Intelligent people have the reflective capacity to consider things such as whether they’d have the economic wherewithal to raise successful offspring, whereas dumber people tend to invest as much thought into reproduction as they do to defecation.  The end result is an increasingly dysgenic world—Idiocracy made flesh.

Western sophisticates claim that the world already has enough people, and many tend to see it as a matter of conscience to not breed. The problem is that hordes of Third Worlders suffer no such ethical qualms. Paradoxically, the pampered First World utopian ideal that the world should be intelligent, sustainable, and filled only with children who are wanted could backfire and create a planet crammed almost exclusively with emotionally, financially, and intellectually deprived Third World bastards.

This wasn’t the case before feminism came along to empower women and free them from childbearing’s oppressive shackles. It wasn’t the case until Big Brother morphed into Big Daddy and financially penalized the intelligent for reproducing as it gave handouts that encouraged cretins to spawn. It wasn’t the case during the Victorian Era, when it wasn’t considered so déclassé for wealthy and intelligent women to have children and when it’s estimated that the mean Western IQ was nearly 14 points higher than it is now.

The grand irony is that by failing to breed, this new breed of woman will breed itself out of existence.

Your Baby Freaks Me Out

I’m sorry to disappoint you, but unfortunately, I’m unavailable to babysit your newborn. Here’s why:

baby

The utter vulnerability of a baby completely terrifies me.
It* needs you, completely. They seem so fragile. Not just their physical soft spots and all that jazz, but they are at such a critical phase in their mental development. They are sponges. They have big eyes, and they watch everything. They are thinking, but they can’t speak. What if I say or do something and cause this pure little creature, immense, irreparable mental damage!? What if I crush it in its sleep like one of those prostitutes in the Old Testament? How could I live with myself?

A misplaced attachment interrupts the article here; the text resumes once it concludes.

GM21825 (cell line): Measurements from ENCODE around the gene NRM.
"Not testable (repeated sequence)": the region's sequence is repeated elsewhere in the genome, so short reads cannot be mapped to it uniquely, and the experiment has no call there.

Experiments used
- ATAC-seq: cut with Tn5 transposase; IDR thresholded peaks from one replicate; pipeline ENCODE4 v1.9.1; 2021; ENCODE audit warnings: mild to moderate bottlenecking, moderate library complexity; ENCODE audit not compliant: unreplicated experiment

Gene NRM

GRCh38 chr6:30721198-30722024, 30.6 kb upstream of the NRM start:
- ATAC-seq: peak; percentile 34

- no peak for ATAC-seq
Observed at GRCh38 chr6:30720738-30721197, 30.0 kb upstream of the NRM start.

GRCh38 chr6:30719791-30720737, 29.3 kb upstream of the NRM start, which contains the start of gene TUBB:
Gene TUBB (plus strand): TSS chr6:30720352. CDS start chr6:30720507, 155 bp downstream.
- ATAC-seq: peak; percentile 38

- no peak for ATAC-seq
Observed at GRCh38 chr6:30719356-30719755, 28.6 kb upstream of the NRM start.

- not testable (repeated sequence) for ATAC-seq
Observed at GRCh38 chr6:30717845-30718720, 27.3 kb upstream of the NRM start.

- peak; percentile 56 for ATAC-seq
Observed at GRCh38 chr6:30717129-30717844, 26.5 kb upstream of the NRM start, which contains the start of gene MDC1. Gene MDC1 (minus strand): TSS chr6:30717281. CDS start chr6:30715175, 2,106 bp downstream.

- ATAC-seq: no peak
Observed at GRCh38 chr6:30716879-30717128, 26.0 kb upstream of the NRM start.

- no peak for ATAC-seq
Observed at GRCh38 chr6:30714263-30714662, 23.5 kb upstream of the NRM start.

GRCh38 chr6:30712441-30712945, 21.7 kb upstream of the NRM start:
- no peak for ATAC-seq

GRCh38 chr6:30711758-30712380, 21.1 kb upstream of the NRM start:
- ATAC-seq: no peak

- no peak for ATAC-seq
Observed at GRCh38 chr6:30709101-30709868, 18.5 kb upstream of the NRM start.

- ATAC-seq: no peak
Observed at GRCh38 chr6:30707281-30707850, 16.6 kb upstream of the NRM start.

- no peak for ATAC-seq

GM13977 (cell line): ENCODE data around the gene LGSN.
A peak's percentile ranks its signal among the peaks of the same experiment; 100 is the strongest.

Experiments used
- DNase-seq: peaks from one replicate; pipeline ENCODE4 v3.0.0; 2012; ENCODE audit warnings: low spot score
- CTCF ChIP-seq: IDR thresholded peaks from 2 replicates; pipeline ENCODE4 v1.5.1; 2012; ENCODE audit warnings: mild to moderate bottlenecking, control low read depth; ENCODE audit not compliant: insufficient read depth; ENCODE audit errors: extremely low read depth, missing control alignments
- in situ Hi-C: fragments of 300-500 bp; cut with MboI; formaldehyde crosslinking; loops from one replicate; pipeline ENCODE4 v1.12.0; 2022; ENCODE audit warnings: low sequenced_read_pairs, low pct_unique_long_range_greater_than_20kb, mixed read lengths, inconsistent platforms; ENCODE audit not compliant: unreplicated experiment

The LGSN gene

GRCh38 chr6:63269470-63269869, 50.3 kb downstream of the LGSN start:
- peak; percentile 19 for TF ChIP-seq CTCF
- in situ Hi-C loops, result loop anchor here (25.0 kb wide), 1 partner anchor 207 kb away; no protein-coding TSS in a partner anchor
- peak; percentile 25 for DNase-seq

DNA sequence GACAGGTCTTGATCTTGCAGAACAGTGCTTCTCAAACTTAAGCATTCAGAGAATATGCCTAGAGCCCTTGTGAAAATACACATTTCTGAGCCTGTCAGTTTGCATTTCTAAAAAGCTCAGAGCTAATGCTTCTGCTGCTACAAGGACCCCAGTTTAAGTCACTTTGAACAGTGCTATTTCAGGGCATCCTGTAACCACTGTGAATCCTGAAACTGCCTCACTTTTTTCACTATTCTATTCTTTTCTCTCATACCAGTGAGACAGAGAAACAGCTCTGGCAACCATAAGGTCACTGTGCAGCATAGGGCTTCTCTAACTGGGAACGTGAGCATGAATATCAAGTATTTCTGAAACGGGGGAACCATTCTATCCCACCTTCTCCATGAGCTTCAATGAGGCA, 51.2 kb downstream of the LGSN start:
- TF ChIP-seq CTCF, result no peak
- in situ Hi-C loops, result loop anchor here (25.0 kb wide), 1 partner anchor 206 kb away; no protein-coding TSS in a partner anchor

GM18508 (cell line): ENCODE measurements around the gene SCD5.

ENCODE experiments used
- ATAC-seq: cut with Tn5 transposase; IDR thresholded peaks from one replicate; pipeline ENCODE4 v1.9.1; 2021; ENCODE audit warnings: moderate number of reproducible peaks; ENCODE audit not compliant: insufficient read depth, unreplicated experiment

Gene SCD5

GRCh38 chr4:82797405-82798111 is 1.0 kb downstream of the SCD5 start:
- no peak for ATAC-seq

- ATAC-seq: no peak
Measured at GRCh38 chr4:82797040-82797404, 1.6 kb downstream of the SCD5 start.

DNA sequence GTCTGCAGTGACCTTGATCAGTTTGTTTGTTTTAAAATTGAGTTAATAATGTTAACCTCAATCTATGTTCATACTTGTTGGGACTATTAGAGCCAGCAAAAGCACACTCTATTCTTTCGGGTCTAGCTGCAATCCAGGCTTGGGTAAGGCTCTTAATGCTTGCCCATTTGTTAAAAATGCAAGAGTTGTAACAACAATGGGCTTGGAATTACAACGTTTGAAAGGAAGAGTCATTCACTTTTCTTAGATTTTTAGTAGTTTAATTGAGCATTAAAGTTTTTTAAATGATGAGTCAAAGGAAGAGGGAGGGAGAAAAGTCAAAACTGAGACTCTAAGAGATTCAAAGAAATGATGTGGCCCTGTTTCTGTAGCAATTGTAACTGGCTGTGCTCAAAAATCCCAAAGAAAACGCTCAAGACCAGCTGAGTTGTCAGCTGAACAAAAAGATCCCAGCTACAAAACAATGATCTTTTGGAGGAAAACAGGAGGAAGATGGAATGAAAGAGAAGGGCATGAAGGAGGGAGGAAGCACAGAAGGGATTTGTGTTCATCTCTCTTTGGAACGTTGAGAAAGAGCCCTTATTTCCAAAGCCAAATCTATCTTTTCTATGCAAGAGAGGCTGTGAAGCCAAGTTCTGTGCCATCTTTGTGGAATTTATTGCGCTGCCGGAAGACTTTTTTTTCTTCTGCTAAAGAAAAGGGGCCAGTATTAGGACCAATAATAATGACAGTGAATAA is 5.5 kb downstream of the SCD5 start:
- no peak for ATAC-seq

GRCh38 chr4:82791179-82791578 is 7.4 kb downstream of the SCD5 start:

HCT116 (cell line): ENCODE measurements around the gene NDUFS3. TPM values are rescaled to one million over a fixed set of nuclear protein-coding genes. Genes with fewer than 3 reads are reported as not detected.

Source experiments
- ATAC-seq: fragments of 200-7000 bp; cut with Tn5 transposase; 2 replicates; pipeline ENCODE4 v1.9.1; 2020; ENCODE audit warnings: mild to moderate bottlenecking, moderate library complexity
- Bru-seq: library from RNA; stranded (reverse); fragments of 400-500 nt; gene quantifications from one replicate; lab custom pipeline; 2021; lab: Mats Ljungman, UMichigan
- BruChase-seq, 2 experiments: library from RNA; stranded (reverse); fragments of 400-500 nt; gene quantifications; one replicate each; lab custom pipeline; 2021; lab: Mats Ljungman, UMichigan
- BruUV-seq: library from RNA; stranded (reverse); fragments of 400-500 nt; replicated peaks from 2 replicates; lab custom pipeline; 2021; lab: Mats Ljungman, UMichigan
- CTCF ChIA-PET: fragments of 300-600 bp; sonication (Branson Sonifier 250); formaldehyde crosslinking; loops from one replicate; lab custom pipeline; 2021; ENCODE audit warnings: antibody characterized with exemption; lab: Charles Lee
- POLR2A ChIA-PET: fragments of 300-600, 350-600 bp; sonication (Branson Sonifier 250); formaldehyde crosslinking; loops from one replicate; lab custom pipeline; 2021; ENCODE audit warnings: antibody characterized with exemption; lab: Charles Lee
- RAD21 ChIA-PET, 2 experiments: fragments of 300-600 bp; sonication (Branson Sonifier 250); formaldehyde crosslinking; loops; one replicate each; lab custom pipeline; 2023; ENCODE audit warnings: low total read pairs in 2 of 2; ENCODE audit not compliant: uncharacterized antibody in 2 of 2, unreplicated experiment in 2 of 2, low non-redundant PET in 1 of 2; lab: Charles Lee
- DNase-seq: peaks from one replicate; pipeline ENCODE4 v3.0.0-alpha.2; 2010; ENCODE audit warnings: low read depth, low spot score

What do babies eat?
Young children have all these crazy dietary restrictions…like they can’t eat honey. What if I forget? I don’t know what would prompt me to want to feed them honey, but it could happen.  Baby diets are stranger than Sylvester Graham’s eat-your-way-to-heaven plan. At what age can kids even eat solid food? What if they have an allergy you couldn’t know about until the baby has a reaction?

I don’t want to jinx myself.
I want to hold your baby. I know I have that look in my eye, I’m confused, scared, curious. I look at it curiously and it looks back at me, also with eyes filled with wonder and bewilderment. I want to hold it. It’s cute (maybe, maybe not), but as a child I remember one of my cousins saying that she didn’t want to hold the baby because she was “afraid she might have one.” Now I know pregnancy isn’t contagious, and I know where babies come from, but something about that image really stuck with me. Every time I hold a baby I have to hold back the urge to throw it to someone else and knock on some wood.

I’m convinced that my fear of babies has actually manifested itself physically. Brace yourself for an over-share! I’m certain, beyond any rational argument, that I have a retroverted uterus because my lady parts are so terrified of babies, they tilted themselves away from the outside world. Again, it’s not that I don’t want kids. They look like fun. They say the darndest things. Their little shoes are so cool. Not to mention, they provide a great excuse to buy dinosaur-shaped chicken nuggets. Until that time comes, excuse me as I entertain myself with adult things like watching Real Housewives of Everywhere and going to Jimmy Buffett concerts.

*I know I called your child an “it.” I’m sorry. It’s not that I don’t think it is a person, it’s just some kind of habit. I don’t know where the habit came from, but it’s there. Maybe I’m just “beyond gender”? Maybe I’m just more accepting of the fact that gender may not be based on your physical attributes, and that in some ways gender is really just a social construct. I’m respecting the fact that one day, your child may come to you and tell you that they are really a man trapped in a woman’s body. Or vice versa. Or maybe I’m just concerned that what I think is your son is really just your ugly daughter. They’re all bald and kinda smushy-faced anyways. Unless your baby is wearing a onesie that says “Male Genitalia Below,” I’m not sure it’s always safe to assume.